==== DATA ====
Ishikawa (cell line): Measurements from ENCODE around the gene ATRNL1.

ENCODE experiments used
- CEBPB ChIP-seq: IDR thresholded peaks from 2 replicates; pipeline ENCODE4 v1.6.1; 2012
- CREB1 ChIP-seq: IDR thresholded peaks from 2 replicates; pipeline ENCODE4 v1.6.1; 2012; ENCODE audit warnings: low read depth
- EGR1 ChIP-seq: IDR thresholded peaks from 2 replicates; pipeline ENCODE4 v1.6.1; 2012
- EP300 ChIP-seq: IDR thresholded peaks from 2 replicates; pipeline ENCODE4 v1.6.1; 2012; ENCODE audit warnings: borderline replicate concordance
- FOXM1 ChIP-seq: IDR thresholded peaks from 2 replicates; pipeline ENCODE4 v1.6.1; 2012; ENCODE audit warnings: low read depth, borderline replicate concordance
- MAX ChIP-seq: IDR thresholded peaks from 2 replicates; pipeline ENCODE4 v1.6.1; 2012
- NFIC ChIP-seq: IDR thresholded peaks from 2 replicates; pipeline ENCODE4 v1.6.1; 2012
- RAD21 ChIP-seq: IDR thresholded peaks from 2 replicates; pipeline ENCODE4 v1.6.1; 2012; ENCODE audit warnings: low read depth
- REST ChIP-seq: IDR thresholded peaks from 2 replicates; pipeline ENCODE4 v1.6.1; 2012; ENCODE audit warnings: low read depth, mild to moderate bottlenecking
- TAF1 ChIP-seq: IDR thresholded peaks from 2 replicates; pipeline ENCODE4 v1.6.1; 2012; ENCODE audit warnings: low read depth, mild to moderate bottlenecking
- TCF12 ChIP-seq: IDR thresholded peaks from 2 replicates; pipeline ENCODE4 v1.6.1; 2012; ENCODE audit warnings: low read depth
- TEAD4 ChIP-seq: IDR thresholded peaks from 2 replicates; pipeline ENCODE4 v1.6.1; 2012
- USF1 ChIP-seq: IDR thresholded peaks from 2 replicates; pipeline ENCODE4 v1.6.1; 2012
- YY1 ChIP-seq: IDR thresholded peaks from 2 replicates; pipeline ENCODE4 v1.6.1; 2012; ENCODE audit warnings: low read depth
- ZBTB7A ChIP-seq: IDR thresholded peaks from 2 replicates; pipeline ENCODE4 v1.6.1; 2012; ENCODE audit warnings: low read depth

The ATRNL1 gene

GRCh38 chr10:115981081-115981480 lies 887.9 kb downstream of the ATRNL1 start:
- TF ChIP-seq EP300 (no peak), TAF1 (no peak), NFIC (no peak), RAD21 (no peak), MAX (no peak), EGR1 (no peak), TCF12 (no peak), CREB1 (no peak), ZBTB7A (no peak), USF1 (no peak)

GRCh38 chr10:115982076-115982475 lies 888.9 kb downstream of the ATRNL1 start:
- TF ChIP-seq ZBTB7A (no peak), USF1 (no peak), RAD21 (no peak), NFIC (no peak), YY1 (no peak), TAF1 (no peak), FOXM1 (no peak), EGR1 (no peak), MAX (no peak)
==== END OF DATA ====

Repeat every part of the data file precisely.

Ishikawa (cell line): Measurements from ENCODE around the gene ATRNL1.

ENCODE experiments used
- CEBPB ChIP-seq: IDR thresholded peaks from 2 replicates; pipeline ENCODE4 v1.6.1; 2012
- CREB1 ChIP-seq: IDR thresholded peaks from 2 replicates; pipeline ENCODE4 v1.6.1; 2012; ENCODE audit warnings: low read depth
- EGR1 ChIP-seq: IDR thresholded peaks from 2 replicates; pipeline ENCODE4 v1.6.1; 2012
- EP300 ChIP-seq: IDR thresholded peaks from 2 replicates; pipeline ENCODE4 v1.6.1; 2012; ENCODE audit warnings: borderline replicate concordance
- FOXM1 ChIP-seq: IDR thresholded peaks from 2 replicates; pipeline ENCODE4 v1.6.1; 2012; ENCODE audit warnings: low read depth, borderline replicate concordance
- MAX ChIP-seq: IDR thresholded peaks from 2 replicates; pipeline ENCODE4 v1.6.1; 2012
- NFIC ChIP-seq: IDR thresholded peaks from 2 replicates; pipeline ENCODE4 v1.6.1; 2012
- RAD21 ChIP-seq: IDR thresholded peaks from 2 replicates; pipeline ENCODE4 v1.6.1; 2012; ENCODE audit warnings: low read depth
- REST ChIP-seq: IDR thresholded peaks from 2 replicates; pipeline ENCODE4 v1.6.1; 2012; ENCODE audit warnings: low read depth, mild to moderate bottlenecking
- TAF1 ChIP-seq: IDR thresholded peaks from 2 replicates; pipeline ENCODE4 v1.6.1; 2012; ENCODE audit warnings: low read depth, mild to moderate bottlenecking
- TCF12 ChIP-seq: IDR thresholded peaks from 2 replicates; pipeline ENCODE4 v1.6.1; 2012; ENCODE audit warnings: low read depth
- TEAD4 ChIP-seq: IDR thresholded peaks from 2 replicates; pipeline ENCODE4 v1.6.1; 2012
- USF1 ChIP-seq: IDR thresholded peaks from 2 replicates; pipeline ENCODE4 v1.6.1; 2012
- YY1 ChIP-seq: IDR thresholded peaks from 2 replicates; pipeline ENCODE4 v1.6.1; 2012; ENCODE audit warnings: low read depth
- ZBTB7A ChIP-seq: IDR thresholded peaks from 2 replicates; pipeline ENCODE4 v1.6.1; 2012; ENCODE audit warnings: low read depth

The ATRNL1 gene

GRCh38 chr10:115981081-115981480 lies 887.9 kb downstream of the ATRNL1 start:
- TF ChIP-seq EP300 (no peak), TAF1 (no peak), NFIC (no peak), RAD21 (no peak), MAX (no peak), EGR1 (no peak), TCF12 (no peak), CREB1 (no peak), ZBTB7A (no peak), USF1 (no peak)

GRCh38 chr10:115982076-115982475 lies 888.9 kb downstream of the ATRNL1 start:
- TF ChIP-seq ZBTB7A (no peak), USF1 (no peak), RAD21 (no peak), NFIC (no peak), YY1 (no peak), TAF1 (no peak), FOXM1 (no peak), EGR1 (no peak), MAX (no peak)